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Classical mechanics 


In classical mechanics, Euler's laws of motion are equations of motion which extend Newton's laws of motion for point particle to rigid body motion.^{[1]} They were formulated by Leonhard Euler about 50 years after Isaac Newton formulated his laws.
Euler's first law states that the rate of change of linear momentum p of a rigid body is equal to the resultant of all the external forces F_{ext} acting on the body:^{[2]}
F_{ext} = dp/dt.
Internal forces between the particles that make up a body do not contribute to changing the momentum of the body as there is an equal and opposite force resulting in no net effect.^{[3]}
The linear momentum of a rigid body is the product of the mass of the body and the velocity of its center of mass v_{cm}.^{[1]}^{[4]}^{[5]}
Euler's second law states that the rate of change of angular momentum L about a point that is fixed in an inertial reference frame (often the center of mass of the body), is equal to the sum of the external moments of force (torques) acting on that body M about that point:^{[1]}^{[4]}^{[5]}
Note that the above formula holds only if both M and L are computed with respect to a fixed inertial frame or a frame parallel to the inertial frame but fixed on the center of mass. For rigid bodies translating and rotating in only two dimensions, this can be expressed as:^{[6]}
where:
See also Euler's equations (rigid body dynamics).
The distribution of internal forces in a deformable body are not necessarily equal throughout, i.e. the stresses vary from one point to the next. This variation of internal forces throughout the body is governed by Newton's second law of motion of conservation of linear momentum and angular momentum, which for their simplest use are applied to a mass particle but are extended in continuum mechanics to a body of continuously distributed mass. For continuous bodies these laws are called Euler's laws of motion. If a body is represented as an assemblage of discrete particles, each governed by Newton's laws of motion, then Euler's equations can be derived from Newton's laws. Euler's equations can, however, be taken as axioms describing the laws of motion for extended bodies, independently of any particle distribution.^{[7]}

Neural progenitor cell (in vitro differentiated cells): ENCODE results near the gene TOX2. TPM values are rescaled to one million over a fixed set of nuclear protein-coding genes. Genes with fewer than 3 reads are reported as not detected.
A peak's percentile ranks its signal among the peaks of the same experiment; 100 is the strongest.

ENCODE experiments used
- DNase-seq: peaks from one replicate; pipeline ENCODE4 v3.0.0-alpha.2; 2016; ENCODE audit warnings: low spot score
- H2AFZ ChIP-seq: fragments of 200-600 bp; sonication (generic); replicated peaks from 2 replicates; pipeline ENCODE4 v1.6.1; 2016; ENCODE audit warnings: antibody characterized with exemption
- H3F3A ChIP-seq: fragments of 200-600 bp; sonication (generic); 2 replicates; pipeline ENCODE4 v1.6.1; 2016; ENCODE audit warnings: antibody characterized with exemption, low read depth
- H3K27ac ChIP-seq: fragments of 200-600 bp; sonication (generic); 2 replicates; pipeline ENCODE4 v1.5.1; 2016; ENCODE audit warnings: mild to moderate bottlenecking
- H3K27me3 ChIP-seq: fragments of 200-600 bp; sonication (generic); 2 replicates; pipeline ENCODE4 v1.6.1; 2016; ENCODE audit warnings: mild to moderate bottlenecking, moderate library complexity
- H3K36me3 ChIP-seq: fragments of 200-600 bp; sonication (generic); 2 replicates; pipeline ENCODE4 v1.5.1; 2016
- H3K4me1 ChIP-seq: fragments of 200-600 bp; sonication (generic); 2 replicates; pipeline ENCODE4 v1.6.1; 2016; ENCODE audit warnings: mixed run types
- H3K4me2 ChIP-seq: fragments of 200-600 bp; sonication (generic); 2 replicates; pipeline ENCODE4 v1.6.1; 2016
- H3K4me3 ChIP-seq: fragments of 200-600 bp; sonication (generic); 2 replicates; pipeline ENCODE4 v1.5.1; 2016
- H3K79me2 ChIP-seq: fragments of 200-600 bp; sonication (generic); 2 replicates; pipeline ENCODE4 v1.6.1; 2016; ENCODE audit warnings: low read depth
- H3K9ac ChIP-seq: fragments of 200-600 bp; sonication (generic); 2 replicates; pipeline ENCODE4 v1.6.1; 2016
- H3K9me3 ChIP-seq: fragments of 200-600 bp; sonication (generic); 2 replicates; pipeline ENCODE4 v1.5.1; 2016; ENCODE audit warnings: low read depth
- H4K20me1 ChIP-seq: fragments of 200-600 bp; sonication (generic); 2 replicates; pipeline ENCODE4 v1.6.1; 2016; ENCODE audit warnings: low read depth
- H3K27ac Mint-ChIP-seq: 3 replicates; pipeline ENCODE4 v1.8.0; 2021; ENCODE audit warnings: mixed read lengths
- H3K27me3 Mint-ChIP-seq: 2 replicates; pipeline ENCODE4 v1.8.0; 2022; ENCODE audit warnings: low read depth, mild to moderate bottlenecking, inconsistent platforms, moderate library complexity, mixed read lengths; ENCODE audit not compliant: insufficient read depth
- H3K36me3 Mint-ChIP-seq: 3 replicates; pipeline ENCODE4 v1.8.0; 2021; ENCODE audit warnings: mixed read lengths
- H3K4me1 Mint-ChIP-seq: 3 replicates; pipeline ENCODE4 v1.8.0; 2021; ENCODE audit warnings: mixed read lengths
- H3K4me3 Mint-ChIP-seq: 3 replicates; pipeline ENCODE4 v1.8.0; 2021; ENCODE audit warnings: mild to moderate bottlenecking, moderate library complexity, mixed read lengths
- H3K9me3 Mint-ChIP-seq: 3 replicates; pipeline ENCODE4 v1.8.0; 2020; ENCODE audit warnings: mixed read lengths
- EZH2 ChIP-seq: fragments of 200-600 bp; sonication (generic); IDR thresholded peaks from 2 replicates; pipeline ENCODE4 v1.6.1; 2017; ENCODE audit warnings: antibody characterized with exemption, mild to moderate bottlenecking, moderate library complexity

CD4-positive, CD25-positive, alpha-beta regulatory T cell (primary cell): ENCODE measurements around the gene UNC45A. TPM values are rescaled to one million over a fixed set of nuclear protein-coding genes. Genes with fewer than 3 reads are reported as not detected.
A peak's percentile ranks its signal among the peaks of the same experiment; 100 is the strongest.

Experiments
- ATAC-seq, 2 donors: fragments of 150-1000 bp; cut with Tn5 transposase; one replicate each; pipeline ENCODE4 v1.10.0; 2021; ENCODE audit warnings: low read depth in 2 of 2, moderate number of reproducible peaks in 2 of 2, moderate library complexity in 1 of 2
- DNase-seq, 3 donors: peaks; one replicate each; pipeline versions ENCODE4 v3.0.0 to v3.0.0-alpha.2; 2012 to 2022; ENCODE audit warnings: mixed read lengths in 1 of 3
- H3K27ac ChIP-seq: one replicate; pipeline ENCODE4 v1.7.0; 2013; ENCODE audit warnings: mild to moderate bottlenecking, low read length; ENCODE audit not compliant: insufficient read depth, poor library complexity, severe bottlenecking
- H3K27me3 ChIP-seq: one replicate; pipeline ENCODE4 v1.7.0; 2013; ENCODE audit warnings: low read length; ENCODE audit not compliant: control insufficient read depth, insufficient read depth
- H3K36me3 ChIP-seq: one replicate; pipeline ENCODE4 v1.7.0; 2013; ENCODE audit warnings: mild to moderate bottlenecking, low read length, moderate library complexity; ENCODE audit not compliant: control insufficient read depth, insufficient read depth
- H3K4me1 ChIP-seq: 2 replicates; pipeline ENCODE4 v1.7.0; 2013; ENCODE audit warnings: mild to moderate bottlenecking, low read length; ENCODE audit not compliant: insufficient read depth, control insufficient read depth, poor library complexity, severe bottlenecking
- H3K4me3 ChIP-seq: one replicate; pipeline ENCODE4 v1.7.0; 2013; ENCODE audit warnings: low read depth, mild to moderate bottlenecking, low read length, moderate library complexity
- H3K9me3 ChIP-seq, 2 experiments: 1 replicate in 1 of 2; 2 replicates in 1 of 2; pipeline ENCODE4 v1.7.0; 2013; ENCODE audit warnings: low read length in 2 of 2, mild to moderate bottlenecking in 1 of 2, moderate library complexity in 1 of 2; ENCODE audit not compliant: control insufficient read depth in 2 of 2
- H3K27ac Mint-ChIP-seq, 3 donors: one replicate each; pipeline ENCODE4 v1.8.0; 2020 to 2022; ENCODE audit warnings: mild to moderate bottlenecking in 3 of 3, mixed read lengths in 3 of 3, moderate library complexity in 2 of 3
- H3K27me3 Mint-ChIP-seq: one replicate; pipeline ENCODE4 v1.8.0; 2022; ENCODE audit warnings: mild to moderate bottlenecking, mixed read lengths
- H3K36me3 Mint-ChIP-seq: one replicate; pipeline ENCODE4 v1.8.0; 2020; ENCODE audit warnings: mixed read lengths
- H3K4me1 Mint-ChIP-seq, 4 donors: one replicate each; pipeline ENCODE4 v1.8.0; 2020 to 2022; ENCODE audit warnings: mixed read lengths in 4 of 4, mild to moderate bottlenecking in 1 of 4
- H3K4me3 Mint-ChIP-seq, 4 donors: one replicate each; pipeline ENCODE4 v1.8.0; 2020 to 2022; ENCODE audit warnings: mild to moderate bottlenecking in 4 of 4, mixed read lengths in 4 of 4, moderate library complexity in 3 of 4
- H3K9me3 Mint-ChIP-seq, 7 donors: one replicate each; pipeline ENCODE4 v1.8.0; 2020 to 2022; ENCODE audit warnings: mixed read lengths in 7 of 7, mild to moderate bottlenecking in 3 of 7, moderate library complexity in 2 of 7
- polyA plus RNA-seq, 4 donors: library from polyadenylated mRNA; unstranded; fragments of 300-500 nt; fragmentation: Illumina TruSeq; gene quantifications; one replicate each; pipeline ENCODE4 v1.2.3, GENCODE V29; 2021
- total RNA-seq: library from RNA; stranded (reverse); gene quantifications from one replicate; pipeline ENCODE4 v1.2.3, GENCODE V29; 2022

The total body force applied to a continuous body with mass m, mass density ρ, and volume V, is the volume integral integrated over the volume of the body:
where b is the force acting on the body per unit mass (dimensions of acceleration, misleadingly called the "body force"), and dm = ρ dV is an infinitesimal mass element of the body.
Body forces and contact forces acting on the body lead to corresponding moments (torques) of those forces relative to a given point. Thus, the total applied torque M about the origin is given by
where M_{B} and M_{C} respectively indicate the moments caused by the body and contact forces.
Thus, the sum of all applied forces and torques (with respect to the origin of the coordinate system) acting on the body can be given as the sum of a volume and surface integral:
where t = t(n) is called the surface traction, integrated over the surface of the body, in turn n denotes a unit vector normal and directed outwards to the surface S.
Let the coordinate system (x_{1}, x_{2}, x_{3}) be an inertial frame of reference, r be the position vector of a point particle in the continuous body with respect to the origin of the coordinate system, and v = dr/dt be the velocity vector of that point.
Euler's first axiom or law (law of balance of linear momentum or balance of forces) states that in an inertial frame the time rate of change of linear momentum p of an arbitrary portion of a continuous body is equal to the total applied force F acting on that portion, and it is expressed as
Euler's second axiom or law (law of balance of angular momentum or balance of torques) states that in an inertial frame the time rate of change of angular momentum L of an arbitrary portion of a continuous body is equal to the total applied torque M acting on that portion, and it is expressed as
Where is the velocity, the volume, and the derivatives of p and L are material derivatives.